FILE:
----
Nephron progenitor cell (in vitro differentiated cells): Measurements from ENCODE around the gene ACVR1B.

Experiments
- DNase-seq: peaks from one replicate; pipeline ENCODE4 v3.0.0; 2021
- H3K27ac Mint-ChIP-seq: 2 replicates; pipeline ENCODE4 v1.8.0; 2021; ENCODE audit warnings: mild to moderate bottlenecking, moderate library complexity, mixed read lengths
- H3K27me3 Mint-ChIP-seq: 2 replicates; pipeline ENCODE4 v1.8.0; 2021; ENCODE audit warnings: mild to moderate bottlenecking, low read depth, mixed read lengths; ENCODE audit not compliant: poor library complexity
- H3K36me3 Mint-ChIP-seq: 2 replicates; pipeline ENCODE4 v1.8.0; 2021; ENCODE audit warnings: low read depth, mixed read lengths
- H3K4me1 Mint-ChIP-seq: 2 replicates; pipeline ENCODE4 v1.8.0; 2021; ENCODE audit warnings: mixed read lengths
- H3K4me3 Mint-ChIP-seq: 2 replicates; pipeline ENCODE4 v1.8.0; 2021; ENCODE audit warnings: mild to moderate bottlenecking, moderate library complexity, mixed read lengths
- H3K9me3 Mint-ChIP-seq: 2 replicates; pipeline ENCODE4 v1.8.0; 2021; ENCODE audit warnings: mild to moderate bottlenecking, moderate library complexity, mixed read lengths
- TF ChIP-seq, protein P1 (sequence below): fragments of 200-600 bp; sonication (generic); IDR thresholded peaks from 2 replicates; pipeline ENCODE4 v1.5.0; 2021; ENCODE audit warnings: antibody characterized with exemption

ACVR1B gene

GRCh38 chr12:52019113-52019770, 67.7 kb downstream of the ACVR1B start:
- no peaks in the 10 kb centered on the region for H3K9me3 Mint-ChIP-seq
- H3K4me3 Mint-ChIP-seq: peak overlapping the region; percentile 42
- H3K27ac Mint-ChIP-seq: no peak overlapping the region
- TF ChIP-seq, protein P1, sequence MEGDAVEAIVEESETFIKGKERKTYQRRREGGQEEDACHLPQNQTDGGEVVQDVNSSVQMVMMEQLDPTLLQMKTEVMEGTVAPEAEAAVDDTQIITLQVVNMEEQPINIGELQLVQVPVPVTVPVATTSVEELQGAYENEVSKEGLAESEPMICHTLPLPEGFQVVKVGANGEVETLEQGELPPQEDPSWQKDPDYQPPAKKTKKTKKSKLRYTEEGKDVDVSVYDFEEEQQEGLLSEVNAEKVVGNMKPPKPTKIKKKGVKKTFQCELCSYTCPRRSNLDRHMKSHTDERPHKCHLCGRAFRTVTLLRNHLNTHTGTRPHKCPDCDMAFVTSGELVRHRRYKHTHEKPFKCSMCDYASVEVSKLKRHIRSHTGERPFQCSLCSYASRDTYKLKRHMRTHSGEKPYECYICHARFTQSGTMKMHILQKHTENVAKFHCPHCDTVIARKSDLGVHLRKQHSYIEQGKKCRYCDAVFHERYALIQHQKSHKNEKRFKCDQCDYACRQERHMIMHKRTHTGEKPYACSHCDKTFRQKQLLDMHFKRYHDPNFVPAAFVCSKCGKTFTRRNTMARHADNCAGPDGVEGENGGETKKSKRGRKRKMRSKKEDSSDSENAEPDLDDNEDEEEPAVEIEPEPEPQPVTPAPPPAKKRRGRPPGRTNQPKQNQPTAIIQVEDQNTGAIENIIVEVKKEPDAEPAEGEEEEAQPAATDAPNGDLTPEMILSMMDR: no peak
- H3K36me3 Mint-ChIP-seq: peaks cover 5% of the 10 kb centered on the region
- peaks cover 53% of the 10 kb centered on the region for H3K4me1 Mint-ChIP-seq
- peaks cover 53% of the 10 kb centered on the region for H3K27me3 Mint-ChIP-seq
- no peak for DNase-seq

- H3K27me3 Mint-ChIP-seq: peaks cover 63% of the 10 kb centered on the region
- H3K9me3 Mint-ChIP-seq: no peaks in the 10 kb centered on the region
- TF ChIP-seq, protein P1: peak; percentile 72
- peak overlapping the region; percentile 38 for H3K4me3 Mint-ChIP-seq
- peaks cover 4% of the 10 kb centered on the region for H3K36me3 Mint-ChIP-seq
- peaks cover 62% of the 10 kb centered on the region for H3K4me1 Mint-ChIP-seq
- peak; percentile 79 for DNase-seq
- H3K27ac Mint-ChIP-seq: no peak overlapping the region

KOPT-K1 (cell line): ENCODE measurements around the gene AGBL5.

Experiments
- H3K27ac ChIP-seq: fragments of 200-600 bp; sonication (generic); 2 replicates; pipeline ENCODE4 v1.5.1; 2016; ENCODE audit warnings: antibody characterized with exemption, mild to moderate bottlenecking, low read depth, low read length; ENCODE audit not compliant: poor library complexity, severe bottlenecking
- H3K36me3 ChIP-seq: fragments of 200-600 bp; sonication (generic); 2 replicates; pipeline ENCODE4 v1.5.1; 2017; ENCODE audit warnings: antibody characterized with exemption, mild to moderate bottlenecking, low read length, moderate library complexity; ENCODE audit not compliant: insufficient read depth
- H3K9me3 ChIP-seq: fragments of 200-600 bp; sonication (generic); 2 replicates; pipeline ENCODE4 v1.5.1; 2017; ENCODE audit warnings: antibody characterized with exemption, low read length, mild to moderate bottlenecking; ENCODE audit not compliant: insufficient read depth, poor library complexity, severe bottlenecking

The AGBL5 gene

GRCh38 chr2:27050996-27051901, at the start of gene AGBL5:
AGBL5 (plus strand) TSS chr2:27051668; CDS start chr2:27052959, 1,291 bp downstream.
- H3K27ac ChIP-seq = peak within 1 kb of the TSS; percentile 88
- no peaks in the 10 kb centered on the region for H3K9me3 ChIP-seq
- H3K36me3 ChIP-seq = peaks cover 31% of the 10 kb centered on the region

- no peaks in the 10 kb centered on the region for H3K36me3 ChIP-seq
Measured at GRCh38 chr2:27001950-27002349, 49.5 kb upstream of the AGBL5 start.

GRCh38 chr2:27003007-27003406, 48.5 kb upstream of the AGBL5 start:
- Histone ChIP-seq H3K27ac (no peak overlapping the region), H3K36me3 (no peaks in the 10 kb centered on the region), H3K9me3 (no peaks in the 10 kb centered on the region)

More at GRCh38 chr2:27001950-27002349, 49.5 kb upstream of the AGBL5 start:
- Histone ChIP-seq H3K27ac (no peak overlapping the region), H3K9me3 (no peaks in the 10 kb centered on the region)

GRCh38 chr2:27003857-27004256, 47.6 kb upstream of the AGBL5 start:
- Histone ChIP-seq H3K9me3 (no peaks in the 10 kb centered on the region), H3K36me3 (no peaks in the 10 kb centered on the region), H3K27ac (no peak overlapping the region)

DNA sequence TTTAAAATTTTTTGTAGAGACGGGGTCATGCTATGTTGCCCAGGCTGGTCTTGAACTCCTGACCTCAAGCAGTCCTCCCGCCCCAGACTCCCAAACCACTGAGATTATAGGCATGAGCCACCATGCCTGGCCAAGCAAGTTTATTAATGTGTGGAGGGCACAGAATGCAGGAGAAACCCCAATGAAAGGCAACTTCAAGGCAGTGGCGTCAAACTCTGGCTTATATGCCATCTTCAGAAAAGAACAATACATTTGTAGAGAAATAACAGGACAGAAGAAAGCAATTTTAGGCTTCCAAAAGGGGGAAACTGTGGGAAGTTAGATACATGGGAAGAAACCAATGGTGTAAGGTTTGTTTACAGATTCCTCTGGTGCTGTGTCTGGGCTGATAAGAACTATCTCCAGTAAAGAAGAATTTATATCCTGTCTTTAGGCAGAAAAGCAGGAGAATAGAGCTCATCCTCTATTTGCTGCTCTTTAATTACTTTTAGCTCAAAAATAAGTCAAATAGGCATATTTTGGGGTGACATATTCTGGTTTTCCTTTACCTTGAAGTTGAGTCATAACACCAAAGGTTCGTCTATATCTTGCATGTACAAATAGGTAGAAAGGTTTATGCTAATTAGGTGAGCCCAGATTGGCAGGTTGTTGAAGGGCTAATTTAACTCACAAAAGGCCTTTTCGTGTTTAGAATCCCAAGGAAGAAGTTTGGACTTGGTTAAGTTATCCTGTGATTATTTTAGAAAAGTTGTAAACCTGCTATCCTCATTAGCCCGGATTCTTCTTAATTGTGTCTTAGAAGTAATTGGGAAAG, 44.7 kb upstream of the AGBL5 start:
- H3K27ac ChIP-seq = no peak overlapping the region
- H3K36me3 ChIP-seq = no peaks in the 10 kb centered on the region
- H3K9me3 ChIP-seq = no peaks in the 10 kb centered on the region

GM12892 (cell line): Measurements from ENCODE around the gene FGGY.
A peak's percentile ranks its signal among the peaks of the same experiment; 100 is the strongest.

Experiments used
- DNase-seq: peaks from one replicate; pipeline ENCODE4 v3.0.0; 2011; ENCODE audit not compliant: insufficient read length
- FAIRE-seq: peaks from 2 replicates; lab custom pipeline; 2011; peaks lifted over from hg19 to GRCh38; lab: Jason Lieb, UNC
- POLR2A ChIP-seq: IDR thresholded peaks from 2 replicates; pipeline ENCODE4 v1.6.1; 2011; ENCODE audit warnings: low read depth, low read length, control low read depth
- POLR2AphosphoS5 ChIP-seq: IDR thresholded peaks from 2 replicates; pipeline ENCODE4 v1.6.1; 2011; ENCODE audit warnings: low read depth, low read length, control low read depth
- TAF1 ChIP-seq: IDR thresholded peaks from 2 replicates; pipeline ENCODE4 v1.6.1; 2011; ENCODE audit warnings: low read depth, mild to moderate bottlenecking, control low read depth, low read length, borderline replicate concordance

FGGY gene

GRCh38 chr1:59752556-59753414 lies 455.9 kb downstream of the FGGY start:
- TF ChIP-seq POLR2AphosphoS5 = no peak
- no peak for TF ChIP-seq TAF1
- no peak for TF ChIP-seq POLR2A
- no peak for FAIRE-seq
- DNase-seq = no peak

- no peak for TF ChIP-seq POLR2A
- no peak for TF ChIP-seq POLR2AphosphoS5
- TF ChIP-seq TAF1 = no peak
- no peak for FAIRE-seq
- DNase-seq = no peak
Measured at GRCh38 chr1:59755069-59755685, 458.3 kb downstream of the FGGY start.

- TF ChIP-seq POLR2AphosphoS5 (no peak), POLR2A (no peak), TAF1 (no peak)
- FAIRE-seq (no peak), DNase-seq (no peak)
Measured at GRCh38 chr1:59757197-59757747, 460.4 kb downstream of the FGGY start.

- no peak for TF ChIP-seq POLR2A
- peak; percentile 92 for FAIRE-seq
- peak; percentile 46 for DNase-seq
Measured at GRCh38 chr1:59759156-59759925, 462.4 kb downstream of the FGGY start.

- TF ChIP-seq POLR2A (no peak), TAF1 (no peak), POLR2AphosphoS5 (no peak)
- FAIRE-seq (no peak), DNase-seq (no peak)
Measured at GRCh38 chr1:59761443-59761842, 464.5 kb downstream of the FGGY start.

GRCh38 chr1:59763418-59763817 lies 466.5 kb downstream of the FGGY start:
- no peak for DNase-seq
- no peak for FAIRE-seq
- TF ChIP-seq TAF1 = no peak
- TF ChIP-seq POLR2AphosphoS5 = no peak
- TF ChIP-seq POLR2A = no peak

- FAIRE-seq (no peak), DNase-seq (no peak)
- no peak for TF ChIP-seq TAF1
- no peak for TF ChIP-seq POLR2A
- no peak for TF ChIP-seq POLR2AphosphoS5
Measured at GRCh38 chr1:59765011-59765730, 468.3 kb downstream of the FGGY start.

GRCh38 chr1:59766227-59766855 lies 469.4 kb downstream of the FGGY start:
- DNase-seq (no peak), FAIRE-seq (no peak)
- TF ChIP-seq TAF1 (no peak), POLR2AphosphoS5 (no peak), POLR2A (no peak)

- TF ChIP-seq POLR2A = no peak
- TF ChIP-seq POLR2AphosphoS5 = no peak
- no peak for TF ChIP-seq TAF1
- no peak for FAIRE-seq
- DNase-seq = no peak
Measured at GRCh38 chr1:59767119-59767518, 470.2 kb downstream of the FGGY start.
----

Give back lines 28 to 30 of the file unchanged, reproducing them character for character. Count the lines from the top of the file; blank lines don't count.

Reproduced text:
- H3K27ac Mint-ChIP-seq: no peak overlapping the region

KOPT-K1 (cell line): ENCODE measurements around the gene AGBL5.

Experiments